The good news for John McCain’s presidential campaign is opposing campaign strategists do not think that this week’s expected Senate vote on a comprehensive immigration-reform bill will kill the Arizona senator’s chances at the White House.
The bad news is these rival advisers believe McCain’s chances are already dead.
“Even if you don’t accept the idea that McCain is doomed, and you don’t believe the reports that he’ll be out in September, by the time you get to the point where you want to put up negative ads — which won’t be until November, December — is McCain really still going to be your competition?” said an adviser to one rival. “If these polls are accurate, and he’s slipping to fourth or fifth, you don’t really get much out of hitting McCain.”
Reports of McCain’s political death may be greatly exaggerated. The candidate’s only fifth-place finish was one poll in Iowa by Mason-Dixon. In the RealClearPolitics averages, McCain is third nationally at 15 percent, third in Iowa at 16.6 percent, tied for second in New Hampshire with 17.7 percent, and second in South Carolina at 17.5 percent. While he’s clearly lost some ground, he’s by no means dead in the water.
The McCain campaign is taking their lumps, and accepted the criticism and poll slump as part of the price for the stand their candidate has chosen.
“The immigration issue shows that yet again Sen. McCain places doing what’s right above doing what’s political,” said Patrick Hynes, a political strategist with McCain’s PAC, Straight Talk America. “It makes you wonder what any of these candidates would say if they were to make it to the general election. Would they continue to embrace their newfound enforcement-only positions? Or would they change their positions yet again to win support from the more moderate general election electorate?”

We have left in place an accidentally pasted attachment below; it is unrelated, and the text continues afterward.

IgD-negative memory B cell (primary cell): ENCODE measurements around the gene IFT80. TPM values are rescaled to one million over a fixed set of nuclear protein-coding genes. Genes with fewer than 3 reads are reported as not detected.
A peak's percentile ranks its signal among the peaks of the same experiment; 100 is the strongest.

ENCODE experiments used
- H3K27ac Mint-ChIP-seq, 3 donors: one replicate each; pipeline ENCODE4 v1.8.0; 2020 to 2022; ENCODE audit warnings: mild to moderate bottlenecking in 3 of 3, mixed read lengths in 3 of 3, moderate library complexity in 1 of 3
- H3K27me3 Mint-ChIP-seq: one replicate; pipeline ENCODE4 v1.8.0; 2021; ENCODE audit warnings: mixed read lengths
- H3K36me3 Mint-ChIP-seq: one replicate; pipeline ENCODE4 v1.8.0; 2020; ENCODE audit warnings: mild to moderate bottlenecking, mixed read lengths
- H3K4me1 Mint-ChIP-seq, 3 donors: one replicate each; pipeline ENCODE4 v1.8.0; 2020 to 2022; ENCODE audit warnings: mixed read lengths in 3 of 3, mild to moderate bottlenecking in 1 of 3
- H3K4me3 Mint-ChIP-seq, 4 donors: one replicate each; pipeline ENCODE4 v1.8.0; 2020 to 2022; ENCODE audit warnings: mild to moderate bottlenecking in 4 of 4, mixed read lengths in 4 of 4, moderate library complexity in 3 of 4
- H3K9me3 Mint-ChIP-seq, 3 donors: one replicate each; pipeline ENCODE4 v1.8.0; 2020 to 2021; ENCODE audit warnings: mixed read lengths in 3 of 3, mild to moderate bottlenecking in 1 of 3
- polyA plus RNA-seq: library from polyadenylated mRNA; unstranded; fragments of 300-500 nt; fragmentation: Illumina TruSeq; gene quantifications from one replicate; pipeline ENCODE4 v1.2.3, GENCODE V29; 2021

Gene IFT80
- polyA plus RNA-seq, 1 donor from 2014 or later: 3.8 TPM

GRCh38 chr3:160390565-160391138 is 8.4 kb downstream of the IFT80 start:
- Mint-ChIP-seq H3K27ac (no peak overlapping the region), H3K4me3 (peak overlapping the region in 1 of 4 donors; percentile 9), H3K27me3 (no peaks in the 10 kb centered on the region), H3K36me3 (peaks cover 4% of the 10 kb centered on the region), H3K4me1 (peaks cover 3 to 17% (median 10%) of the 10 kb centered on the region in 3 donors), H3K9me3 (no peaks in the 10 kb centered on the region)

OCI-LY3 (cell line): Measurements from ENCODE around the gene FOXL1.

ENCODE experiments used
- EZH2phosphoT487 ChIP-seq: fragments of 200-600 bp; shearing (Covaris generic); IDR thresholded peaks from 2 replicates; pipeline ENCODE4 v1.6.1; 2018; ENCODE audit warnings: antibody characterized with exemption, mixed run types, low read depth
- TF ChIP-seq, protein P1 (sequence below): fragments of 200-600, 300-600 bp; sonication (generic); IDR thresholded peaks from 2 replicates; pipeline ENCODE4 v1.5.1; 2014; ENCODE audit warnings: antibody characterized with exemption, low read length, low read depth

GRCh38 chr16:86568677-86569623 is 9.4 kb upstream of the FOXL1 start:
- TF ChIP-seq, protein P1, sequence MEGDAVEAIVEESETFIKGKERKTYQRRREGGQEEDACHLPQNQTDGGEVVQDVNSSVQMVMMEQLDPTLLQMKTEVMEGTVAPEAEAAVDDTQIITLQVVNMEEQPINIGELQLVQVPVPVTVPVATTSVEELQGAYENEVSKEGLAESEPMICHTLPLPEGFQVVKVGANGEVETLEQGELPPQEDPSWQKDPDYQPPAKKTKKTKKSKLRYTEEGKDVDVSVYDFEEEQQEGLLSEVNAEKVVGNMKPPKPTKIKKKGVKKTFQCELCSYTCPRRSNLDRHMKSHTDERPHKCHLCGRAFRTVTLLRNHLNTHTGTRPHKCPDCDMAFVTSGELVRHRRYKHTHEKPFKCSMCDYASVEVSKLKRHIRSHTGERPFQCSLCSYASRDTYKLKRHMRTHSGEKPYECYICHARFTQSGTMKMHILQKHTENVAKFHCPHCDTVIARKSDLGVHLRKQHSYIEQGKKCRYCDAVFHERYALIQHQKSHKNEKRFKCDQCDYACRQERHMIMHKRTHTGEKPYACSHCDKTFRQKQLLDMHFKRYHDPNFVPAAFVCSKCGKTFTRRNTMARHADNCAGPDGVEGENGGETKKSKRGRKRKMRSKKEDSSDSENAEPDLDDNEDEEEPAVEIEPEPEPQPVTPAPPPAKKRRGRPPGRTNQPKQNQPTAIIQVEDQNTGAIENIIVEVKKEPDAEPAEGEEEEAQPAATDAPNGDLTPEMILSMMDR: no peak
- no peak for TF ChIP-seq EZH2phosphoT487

Perhaps most surprisingly, McCain’s rivals may be eager to get the immigration issue out of the headlines.
“I don’t know how much shelf-life this issue has for Republicans,” the rival strategist says. “This was Karl Rove’s brilliant idea to permanently cement the Hispanic vote to the Republican base. Well, so far, all we’ve seen it do is aggravate Hispanics and divide our base. The longer we’re talking about this issue, the deeper we’re digging this hole. And where the hell is McCain? He threw our party into this briar patch. He makes the deal with Kennedy, creating this mess, and then he’s out on the campaign trail raising money.”
McCain may not see many barbs from other candidates, as talk radio, bloggers, and conservative critics will take the lead in lashing him if the immigration deal passes. Rudy Giuliani, as the frontrunner in most polls, will have little motive to go negative on someone who trails him.
Giuliani’s campaign said Monday that so far, the candidate had laid out his criticisms of the bill, but not about any particular supporter.
Fred Thompson has criticized the deal without going after his former colleagues and friends like McCain.
Mitt Romney has largely tried to ignore attacks and criticism from the McCain campaign, perhaps not eager to invite another back-and-forth that he has flip-flopped on the issue.
It cannot help McCain that on Monday’s Rush Limbaugh radio show, the host noted three recent news items relevant to his livelihood — Trent Lott’s lament that talk radio is “running the country,” and “needs to be dealt with,” a recent report by a liberal group declaring talk radio is overwhelmingly conservative, and reports that Democratic senators want to reintroduce the Orwellian “Fairness Doctrine” — before introducing a fake ad for “The Coalition of Weak-Kneed Republicans.”
The fake ad featured a pitch from a Trent Lott impersonator to ban talk radio. The faux-Lott declared, “Without talk radio, you can listen to a Spanish-language station, and it’s a great time to brush up on your language skills.” After that statement, listeners heard a sound of a radio dial turning through static, and then accented voices shouting “Viva McCain! Viva McCain!”
Still, arguments like that one make some Republican message gurus, even those opposed to the bill, a bit nervous about the general election.
“Symbolism of this bill may be more important than substance,” says the rival strategist. He laments that the debate on the Republican side is turning into who can most vehemently denounce illegal immigrants, and to Hispanic ears, it may sound hostile to all immigrants, regardless of their legal status. “Sometimes it’s not the words that people hear, but the theme music in the background.”